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Austerity has forced police to use their time more efficiently and this has meant prioritising calls from victims of alleged crimes, the Association of Chief Police Officers said.
President Sir Hugh Orde said:
Some 17 police constabularies in England and Wales have such a disinterested mindset towards some crimes they "failed to identify vulnerable callers", a watchdog has found.
Her Majesty's Inspectorate of Constabulary (HMIC) found:
- A total of 37 out of 43 forces in England and Wales used a system in which a call-handler assessed whether an officer should attend the scene of an incident.
- But in some forces, call-handlers could not accurately describe what amounted to a risk or threat.
- Attendance rates at crime scenes in the year to November 30 2013 varied widely between forces from 39% in Warwickshire to 100% in Cleveland.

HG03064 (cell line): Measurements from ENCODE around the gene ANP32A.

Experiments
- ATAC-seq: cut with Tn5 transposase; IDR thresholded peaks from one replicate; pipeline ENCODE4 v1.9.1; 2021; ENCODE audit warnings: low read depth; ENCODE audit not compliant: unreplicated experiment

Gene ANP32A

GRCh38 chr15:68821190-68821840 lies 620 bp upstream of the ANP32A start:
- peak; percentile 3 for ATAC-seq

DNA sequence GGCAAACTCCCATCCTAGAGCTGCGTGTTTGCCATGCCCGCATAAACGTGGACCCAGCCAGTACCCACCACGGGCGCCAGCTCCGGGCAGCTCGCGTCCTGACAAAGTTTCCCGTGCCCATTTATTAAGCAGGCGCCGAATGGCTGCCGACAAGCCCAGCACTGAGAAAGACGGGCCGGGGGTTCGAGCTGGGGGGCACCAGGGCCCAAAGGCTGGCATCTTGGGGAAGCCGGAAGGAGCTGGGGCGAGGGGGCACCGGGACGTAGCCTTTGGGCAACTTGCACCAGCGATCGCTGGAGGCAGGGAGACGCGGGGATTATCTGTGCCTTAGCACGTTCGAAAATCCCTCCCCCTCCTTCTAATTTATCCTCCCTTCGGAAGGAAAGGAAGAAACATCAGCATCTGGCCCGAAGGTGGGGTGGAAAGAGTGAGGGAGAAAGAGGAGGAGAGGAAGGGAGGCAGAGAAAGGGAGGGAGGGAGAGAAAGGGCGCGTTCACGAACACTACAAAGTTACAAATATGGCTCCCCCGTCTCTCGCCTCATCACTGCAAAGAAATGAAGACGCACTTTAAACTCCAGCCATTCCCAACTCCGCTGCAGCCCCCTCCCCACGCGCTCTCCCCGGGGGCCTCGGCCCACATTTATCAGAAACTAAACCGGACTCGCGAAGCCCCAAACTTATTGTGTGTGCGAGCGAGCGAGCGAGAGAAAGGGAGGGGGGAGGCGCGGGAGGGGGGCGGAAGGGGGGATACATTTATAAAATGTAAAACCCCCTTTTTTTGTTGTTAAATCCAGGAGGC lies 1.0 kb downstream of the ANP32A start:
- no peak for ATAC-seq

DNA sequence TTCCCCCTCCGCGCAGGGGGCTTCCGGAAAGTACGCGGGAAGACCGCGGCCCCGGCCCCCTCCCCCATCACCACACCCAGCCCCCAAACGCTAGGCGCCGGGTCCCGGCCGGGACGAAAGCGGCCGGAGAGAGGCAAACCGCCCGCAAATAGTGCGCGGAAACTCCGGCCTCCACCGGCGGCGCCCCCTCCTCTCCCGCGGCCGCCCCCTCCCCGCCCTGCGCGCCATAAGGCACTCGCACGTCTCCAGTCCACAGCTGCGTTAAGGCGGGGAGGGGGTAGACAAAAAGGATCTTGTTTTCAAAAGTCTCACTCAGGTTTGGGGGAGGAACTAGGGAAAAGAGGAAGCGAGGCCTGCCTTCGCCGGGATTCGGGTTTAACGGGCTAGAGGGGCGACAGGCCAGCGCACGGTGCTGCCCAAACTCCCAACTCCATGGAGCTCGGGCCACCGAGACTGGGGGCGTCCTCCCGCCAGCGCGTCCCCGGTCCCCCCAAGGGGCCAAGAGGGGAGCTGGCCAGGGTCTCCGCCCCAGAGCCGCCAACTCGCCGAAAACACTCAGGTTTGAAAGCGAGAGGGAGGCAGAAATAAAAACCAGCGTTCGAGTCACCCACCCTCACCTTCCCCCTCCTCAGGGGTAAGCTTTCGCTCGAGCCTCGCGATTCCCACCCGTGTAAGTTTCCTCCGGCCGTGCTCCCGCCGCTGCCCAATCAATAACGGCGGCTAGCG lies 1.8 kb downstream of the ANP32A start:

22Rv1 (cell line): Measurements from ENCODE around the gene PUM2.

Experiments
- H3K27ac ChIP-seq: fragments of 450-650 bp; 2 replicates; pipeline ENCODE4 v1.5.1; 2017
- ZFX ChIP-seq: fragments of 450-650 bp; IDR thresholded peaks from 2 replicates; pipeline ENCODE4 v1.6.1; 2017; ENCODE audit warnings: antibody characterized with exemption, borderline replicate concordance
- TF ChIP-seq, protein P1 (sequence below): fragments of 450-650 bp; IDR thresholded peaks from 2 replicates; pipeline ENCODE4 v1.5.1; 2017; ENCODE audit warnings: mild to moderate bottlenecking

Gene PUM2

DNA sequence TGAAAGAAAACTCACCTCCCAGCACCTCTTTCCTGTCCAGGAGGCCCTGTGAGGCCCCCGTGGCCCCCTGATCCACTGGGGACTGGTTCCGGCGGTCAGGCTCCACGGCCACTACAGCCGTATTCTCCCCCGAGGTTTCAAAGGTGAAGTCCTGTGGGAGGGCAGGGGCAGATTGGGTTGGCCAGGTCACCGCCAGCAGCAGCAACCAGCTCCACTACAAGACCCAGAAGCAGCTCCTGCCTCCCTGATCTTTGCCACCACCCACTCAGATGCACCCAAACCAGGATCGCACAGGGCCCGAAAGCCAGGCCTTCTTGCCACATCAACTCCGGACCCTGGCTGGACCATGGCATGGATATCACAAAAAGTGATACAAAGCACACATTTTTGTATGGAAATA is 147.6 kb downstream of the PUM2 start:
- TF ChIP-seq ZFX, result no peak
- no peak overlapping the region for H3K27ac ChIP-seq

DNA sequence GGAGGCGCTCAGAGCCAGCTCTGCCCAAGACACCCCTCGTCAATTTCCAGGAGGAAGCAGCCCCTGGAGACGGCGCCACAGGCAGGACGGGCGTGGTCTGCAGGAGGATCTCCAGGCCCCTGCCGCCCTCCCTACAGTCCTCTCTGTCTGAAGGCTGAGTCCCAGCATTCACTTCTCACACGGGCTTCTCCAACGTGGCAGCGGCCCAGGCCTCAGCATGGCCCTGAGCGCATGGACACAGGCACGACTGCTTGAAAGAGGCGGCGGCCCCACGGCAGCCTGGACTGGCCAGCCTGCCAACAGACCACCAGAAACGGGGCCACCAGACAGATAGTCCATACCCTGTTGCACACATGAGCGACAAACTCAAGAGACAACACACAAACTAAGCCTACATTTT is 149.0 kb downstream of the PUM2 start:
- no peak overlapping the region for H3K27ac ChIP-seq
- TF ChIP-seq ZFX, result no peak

- This means that nearly two-thirds of crime scenes in Warwickshire were not attended by a police officer.
- And in 17 forces, the Inspectorate found police community support officers (PCSOs) were being asked to investigate crimes beyond their role profile and training.
Police need "the tools to do the job" if they are going to investigate every crime which is reported, a watchdog has told Good Morning Britain.
HMIC's Thomas Winsor said police did prioritise violent crimes but needed to be "properly supervised, properly lead and given the tools to do the job," if they were going to investigate more low level criminality.
Cleveland Police is the only force in the country to investigate all crimes reported to it.
Cleveland's performance is in stark contrast to many other police forces, according to Her Majesty's Inspectorate of Constabulary - which suggests that many have given up on basic policing, because of a lack of resources.